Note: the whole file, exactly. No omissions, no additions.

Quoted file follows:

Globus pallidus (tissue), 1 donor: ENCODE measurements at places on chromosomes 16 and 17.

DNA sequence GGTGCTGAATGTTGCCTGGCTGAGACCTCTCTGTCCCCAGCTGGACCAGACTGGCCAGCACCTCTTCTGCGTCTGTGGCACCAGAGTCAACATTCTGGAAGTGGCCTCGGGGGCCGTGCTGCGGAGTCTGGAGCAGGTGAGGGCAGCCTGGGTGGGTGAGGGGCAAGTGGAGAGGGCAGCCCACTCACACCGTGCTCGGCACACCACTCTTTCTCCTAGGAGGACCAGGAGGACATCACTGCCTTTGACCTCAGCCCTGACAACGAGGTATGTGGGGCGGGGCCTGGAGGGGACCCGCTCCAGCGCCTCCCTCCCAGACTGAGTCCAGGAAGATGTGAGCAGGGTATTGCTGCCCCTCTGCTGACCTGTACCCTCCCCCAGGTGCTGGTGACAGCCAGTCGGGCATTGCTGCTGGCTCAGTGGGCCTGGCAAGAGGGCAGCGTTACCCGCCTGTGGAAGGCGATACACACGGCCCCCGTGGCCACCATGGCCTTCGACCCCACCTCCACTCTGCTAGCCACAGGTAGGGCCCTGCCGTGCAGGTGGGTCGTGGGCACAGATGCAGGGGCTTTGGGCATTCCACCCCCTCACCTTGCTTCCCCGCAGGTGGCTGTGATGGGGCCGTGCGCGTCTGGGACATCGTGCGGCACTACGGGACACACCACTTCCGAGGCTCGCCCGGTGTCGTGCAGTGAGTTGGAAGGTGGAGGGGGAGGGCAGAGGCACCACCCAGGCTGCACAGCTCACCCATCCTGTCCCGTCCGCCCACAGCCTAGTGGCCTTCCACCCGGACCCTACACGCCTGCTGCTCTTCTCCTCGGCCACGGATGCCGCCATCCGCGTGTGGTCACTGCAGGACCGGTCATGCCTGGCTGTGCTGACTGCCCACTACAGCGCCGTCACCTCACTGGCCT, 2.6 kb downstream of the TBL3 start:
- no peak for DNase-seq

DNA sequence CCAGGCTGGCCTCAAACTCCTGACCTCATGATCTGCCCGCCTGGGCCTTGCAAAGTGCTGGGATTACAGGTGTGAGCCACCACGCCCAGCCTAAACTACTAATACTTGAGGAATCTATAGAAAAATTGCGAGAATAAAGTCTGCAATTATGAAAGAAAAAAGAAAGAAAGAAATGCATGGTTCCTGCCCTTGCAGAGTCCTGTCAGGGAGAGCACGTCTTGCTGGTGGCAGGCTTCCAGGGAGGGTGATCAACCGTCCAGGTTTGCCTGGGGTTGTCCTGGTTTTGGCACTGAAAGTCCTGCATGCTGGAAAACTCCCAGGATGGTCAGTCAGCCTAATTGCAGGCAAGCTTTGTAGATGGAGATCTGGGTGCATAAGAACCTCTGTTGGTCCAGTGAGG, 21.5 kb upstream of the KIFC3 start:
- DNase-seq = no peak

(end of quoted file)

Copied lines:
Globus pallidus (tissue), 1 donor: ENCODE measurements at places on chromosomes 16 and 17.

DNA sequence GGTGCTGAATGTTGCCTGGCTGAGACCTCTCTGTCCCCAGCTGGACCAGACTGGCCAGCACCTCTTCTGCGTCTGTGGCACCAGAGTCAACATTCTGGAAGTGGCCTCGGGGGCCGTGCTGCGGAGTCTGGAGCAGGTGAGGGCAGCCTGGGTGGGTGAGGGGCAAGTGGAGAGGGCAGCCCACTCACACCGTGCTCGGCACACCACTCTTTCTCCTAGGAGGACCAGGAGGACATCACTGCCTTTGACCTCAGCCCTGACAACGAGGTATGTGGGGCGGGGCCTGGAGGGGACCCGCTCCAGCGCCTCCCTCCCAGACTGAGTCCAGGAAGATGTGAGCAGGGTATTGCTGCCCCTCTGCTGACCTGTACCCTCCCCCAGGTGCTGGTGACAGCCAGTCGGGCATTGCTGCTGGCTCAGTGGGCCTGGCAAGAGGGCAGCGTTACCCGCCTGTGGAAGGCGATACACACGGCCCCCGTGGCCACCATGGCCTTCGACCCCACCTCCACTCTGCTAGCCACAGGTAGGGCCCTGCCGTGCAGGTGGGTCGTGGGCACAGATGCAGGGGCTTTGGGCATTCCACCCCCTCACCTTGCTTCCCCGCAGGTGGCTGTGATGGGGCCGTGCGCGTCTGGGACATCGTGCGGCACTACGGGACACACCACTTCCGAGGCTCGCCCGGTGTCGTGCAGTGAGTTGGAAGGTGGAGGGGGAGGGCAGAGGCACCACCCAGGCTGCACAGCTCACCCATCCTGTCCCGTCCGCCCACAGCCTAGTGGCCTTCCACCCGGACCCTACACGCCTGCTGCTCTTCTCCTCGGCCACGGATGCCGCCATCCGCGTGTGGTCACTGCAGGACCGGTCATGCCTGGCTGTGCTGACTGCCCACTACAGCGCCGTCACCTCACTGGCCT, 2.6 kb downstream of the TBL3 start:
- no peak for DNase-seq

DNA sequence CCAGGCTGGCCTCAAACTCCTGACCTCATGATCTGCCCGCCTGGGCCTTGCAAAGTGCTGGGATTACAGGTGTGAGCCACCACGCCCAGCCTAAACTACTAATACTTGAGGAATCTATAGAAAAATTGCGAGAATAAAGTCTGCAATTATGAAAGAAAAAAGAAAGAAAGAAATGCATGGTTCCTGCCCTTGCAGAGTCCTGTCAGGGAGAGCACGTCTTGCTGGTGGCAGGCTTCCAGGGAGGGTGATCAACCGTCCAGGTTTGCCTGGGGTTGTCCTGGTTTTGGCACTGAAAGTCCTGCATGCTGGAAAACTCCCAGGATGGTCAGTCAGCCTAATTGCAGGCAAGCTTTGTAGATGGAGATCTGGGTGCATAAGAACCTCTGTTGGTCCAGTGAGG, 21.5 kb upstream of the KIFC3 start:
- DNase-seq = no peak